ETF Trends
ETF Trends

Emerging markets equities and exchange traded funds were among the asset classes seen as highly vulnerable to Donald Trump winning November’s U.S. presidential election and the immediate reaction by many ETFs tracking developing economies to Trump’s victory was not encouraging.

Good news: The “Trump slump” experienced by some emerging markets ETFs is waning and some of these funds are within striking distance of new 52-week highs. That includes the Vanguard FTSE Emerging Markets ETF (NYSEArca: VWO) and the iShares MSCI Emerging Markets ETF (NYSEArca: EEM) and other diversified emerging markets ETFs.

VWO and EEM are the two largest emerging markets ETFs by assets and both are up more than 6% year-to-date. In fact, several smaller emerging markets ETFs hit 52-week highs on Wednesday.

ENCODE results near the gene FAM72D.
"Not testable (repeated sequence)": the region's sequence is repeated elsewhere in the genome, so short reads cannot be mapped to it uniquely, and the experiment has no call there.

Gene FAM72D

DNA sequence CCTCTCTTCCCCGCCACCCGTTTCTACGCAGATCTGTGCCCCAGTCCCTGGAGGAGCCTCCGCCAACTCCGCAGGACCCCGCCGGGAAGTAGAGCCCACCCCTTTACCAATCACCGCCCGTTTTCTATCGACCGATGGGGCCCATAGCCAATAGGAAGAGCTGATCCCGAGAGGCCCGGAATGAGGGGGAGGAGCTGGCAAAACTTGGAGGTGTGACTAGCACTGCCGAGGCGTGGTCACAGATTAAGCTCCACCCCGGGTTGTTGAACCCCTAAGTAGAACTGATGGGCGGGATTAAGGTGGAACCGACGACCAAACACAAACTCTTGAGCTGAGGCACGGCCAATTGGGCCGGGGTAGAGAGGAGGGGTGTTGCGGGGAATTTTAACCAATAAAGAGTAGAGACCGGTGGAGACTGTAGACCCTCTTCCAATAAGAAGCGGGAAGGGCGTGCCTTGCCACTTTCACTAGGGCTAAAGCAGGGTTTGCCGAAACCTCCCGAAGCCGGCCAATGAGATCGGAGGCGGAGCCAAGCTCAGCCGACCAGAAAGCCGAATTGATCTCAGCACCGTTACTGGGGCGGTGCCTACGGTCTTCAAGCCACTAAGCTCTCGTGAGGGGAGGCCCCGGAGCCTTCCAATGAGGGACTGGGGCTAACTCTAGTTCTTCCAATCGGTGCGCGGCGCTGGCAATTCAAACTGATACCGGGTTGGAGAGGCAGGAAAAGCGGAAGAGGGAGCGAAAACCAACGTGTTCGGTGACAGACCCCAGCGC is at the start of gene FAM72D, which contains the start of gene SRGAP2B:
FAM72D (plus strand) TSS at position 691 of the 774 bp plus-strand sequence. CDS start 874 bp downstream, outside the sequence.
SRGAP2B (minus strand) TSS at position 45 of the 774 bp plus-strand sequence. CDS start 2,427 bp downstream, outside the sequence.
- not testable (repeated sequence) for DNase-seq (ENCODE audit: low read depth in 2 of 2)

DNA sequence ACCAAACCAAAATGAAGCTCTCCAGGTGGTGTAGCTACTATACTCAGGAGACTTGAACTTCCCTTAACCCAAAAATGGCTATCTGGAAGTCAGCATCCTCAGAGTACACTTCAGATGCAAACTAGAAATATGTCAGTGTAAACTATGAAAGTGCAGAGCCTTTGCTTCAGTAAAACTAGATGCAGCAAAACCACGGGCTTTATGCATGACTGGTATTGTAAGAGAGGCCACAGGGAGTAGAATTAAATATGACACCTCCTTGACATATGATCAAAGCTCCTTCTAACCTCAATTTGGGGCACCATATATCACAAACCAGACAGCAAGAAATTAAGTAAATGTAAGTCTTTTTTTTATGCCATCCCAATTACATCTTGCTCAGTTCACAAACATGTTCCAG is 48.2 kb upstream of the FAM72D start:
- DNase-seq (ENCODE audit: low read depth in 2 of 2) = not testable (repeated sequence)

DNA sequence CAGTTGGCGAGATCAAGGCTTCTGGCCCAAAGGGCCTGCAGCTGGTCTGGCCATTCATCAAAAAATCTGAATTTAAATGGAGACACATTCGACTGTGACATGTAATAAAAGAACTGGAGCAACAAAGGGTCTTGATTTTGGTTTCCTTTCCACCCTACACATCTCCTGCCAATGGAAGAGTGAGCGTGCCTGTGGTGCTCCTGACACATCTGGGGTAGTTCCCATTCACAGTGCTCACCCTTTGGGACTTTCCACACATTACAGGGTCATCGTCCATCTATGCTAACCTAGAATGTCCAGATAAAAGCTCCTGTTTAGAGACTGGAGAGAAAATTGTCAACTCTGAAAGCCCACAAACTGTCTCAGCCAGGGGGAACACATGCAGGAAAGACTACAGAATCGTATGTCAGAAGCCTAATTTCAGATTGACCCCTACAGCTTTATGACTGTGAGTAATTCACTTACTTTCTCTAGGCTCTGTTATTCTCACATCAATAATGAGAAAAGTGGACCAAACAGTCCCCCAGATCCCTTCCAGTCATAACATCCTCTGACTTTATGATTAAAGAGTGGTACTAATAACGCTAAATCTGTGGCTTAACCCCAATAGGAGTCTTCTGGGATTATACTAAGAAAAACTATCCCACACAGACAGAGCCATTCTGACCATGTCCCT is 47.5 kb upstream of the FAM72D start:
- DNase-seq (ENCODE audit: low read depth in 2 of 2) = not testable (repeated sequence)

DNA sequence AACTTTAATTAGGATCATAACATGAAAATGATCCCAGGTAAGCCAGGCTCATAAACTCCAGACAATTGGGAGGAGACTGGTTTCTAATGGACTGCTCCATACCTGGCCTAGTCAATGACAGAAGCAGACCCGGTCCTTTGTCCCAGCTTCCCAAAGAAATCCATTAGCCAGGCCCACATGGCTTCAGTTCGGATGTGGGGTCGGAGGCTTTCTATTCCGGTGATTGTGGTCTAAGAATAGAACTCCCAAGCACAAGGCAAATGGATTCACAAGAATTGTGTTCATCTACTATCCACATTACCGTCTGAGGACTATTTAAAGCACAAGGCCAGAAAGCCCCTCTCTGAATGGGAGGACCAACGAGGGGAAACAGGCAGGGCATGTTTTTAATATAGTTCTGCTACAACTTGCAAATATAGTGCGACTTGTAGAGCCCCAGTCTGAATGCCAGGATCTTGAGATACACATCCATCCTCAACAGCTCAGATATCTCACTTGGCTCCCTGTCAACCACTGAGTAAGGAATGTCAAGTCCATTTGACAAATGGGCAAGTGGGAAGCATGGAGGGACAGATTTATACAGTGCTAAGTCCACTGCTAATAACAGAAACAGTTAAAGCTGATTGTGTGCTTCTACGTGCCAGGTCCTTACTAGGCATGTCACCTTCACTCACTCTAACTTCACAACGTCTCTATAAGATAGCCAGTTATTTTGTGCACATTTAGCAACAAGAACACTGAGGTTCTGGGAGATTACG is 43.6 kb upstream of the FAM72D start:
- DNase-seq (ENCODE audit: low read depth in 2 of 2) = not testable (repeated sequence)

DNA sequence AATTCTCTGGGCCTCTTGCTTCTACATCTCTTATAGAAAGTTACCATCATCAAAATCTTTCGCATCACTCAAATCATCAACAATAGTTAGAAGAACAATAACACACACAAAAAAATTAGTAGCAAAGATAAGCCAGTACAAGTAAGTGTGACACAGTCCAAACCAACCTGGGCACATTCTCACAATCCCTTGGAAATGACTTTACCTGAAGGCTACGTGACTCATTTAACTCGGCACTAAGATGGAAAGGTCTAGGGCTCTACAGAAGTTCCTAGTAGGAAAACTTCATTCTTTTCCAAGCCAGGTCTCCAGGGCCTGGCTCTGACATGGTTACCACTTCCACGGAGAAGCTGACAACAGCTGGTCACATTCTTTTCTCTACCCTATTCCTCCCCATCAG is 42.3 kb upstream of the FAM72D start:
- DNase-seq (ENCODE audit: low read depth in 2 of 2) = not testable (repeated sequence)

“Emerging-market currencies, bonds and shares fell sharply on Mr Trump’s November election victory, as investors anticipated rising US interest rates, a stronger dollar and more barriers to trade,” reports the Wall Street Journal. “Many investors now believe that the worst is priced in. They are, instead, focusing on the benefits for developing countries of strong global growth, near-record low valuations and rising commodity prices.”

The rising dollar is potentially problematic for emerging stocks, but there are ways to handle that. For example, investors may also turn to currency-hedged EM strategies like the Deutsche X-trackers MSCI Emerging Markets Hedged Equity Fund (NYSEArca: DBEM), which targets the emerging markets but includes currency swaps to mitigate the negative effects of a stronger USD or depreciating emerging currencies.

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